Rep. Adam Schiff said Thursday he is running for the Senate seat held by long-serving Democrat Dianne Feinstein
Democratic Rep. Adam Schiff, who rose to national prominence as the lead prosecutor in President Donald Trump’s first impeachment trial, said Thursday he is running for the Senate seat held by long-serving Democrat Dianne Feinstein.
The 2024 race is quickly emerging as a marquee Senate contest, even though the 89-year-old Feinstein, the oldest member of Congress, has yet to announce if she will seek another term, though her retirement is widely expected. Schiff is jumping in two weeks after Rep. Katie Porter became the first candidate to declare her campaign for the safe Democratic seat.
Schiff, a former federal prosecutor, made clear he intends to anchor his candidacy to his role as Trump’s chief antagonist in Congress. In his campaign kickoff video, he said the “biggest job of his life” was serving as impeachment manager, and he promised to continue to be a “fighter” for democracy.
“If our democracy isn’t delivering for Americans, they’ll look for alternatives, like a dangerous demagogue who promises that he alone can fix it,” Schiff said of Trump, who has announced his 2024 campaign for the presidency.
Feinstein, a former San Francisco mayor who joined the Senate in 1992, told reporters in Washington this week that she will make a decision about 2024 in the “next couple of months.”
The jockeying for the seat has created a politically awkward dynamic for Feinstein, who has broken gender barriers throughout her decadeslong career in local and national politics. In recent years, questions have arisen about her cognitive health and memory, though she has defended her effectiveness in representing a state that is home to nearly 40 million people.
Schiff, 62, said in an interview Thursday that he had spoken to Feinstein a day earlier to inform her about his plans.
“I want to make sure that everything I did was respectful of her and that I did so with her knowledge and her blessing,” Schiff told The Associated Press.
Asked if he was aware of the senator’s plans, Schiff said, “I don’t want to presume to speak for Sen. Feinstein, and I think she’s earned the right to announce her decision when she’s ready to make that announcement.”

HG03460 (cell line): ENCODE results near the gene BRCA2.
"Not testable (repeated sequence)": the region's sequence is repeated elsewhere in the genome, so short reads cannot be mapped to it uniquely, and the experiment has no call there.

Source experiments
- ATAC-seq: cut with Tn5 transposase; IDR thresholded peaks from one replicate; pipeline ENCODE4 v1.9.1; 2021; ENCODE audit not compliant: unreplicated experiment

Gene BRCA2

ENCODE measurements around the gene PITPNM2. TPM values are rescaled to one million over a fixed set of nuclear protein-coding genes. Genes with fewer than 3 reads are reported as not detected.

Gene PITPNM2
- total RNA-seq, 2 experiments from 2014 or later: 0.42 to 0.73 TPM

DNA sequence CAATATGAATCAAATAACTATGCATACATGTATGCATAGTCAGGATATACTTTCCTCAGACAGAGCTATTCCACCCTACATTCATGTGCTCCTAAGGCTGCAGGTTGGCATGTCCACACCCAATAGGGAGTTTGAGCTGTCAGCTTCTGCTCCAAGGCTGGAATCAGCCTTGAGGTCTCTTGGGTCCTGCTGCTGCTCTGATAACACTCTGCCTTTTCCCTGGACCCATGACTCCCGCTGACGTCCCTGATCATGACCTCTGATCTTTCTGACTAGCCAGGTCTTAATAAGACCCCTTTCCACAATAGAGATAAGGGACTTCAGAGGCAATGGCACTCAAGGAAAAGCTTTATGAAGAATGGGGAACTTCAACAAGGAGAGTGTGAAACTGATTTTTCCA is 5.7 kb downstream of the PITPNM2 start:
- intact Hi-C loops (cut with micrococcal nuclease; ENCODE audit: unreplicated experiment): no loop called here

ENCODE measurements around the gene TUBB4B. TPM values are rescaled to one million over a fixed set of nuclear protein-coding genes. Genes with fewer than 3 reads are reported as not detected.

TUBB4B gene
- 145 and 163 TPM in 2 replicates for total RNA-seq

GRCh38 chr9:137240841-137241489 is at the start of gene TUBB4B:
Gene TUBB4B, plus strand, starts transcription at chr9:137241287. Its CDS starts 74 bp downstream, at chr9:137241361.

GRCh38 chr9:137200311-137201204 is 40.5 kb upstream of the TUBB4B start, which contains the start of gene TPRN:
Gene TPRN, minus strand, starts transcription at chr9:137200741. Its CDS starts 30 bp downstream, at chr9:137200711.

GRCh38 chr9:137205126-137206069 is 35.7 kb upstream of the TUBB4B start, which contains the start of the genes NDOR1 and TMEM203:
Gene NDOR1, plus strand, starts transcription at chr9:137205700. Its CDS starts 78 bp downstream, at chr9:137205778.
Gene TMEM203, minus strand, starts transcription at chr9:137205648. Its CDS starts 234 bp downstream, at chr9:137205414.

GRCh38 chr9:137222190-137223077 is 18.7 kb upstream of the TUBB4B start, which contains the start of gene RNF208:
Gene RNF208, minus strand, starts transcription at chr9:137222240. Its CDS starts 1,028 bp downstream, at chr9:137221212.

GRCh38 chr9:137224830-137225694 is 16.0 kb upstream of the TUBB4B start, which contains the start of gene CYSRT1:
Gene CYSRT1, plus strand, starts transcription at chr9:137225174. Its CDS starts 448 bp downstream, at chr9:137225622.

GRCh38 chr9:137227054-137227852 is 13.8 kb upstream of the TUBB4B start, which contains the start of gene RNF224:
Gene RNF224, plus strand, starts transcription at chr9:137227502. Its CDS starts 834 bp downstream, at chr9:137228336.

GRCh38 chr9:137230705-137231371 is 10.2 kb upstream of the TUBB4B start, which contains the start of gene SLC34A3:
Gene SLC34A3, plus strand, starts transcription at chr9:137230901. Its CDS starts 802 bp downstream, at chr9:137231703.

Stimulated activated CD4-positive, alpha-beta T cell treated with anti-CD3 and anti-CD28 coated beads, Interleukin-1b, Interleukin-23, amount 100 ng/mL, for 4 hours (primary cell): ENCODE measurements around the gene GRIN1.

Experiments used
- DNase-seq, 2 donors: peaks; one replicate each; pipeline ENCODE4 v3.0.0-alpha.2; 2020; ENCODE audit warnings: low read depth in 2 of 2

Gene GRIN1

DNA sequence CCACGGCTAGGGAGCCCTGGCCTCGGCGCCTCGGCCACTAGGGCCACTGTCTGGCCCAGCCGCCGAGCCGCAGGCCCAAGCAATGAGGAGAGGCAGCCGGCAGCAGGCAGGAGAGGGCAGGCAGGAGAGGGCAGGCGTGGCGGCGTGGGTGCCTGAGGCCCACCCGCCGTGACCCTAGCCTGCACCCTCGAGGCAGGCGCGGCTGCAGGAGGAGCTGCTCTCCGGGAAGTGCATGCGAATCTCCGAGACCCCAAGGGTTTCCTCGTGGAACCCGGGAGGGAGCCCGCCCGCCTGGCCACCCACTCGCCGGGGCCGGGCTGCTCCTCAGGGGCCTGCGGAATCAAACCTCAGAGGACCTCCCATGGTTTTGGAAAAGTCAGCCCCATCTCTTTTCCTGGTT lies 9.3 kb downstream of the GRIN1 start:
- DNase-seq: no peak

Schiff was first elected to Congress in 2000 and represents parts of Hollywood. He has been a frequent target of conservatives — Trump in particular — since the then-GOP-led House Intelligence Committee he served on started investigating Trump’s ties to Russia in the 2016 election. Schiff appeared frequently on television to question Trump’s actions.
That criticism intensified when Democrats took the House majority in early 2019 and he became the committee chair, and it reached a full-on roar with his role in the impeachment investigation of Trump’s dealings with Ukraine. Trump was impeached in December 2019 on charges he abused the power of the presidency to investigate rival Joe Biden and obstructed Congress’ investigation.
In an impassioned plea to the Senate in early 2020, Schiff urged Trump’s removal from office and framed the choice in moral terms. “If right doesn’t matter, we’re lost,” he said at the time.
“You know you can’t trust this president do what’s right for this country,” Schiff said. “You can trust he will do what’s right for Donald Trump. He’ll do it now. He’s done it before. He’ll do it for the next several months, he’ll do it in the election if he’s allowed to. This is why if you find him guilty you must find that he should be removed. Because right matters.”
The Republican-led Senate acquitted Trump of both charges. In 2021, he became the first president in U.S. history to be impeached twice, this time for inciting the Jan. 6 insurrection at the U.S. Capitol after he lost the 2020 election. He was again acquitted by the Senate.
Republicans are still angry about Schiff’s starring role at the impeachment trial, with new House Speaker Kevin McCarthy accusing him of using his leadership position to “lie to the American public again and again.” McCarthy, R-Calif., said this week that he intended to block Schiff from continuing his service on the House Intelligence Committee.
With the centrist Feinstein in the twilight of her career, the race in the heavily Democratic state already is shaping up as a showcase for an ambitious, younger generation on the party’s left wing.
Both Schiff and Porter are nationally recognized — Schiff through his leading impeachment role and Porter, a favorite of the party’s progressive wing, through her tough questioning of CEOs and other witnesses at congressional hearings. Each is also a formidable small-dollar fundraiser.
Neither has run statewide before, and each would face the challenge of becoming better known beyond their Southern California districts. Democrats are expected to dominate the contest — a Republican hasn’t won a statewide race in California since 2006, and the past two Senate elections had only Democrats on the November ballot.
The field is expected to grow, with other possible contenders including Democratic Rep. Barbara Lee, a former chair of the Congressional Black Caucus.
Asked how he would stand out in what is expected to be a crowded field, Schiff said he would emphasize his central role of national struggles over democracy and the economy.
“I think that record of leadership, that record of staunch defense of our democracy, and the way that I’ve championed an economy that works for everyone, I think are a powerful record to run on,” he said.
In his announcement video, Schiff mixed shots of his family and highlights from his courtroom work with video from the impeachment proceedings and clips of Trump and other Republicans.
He warns that the threat of extremism is not over.
“Today’s Republican Party is gutting the middle class, threatening our democracy” Schiff says. “They aren’t going to stop. We have to stop them.”
MICHAEL R. BLOOD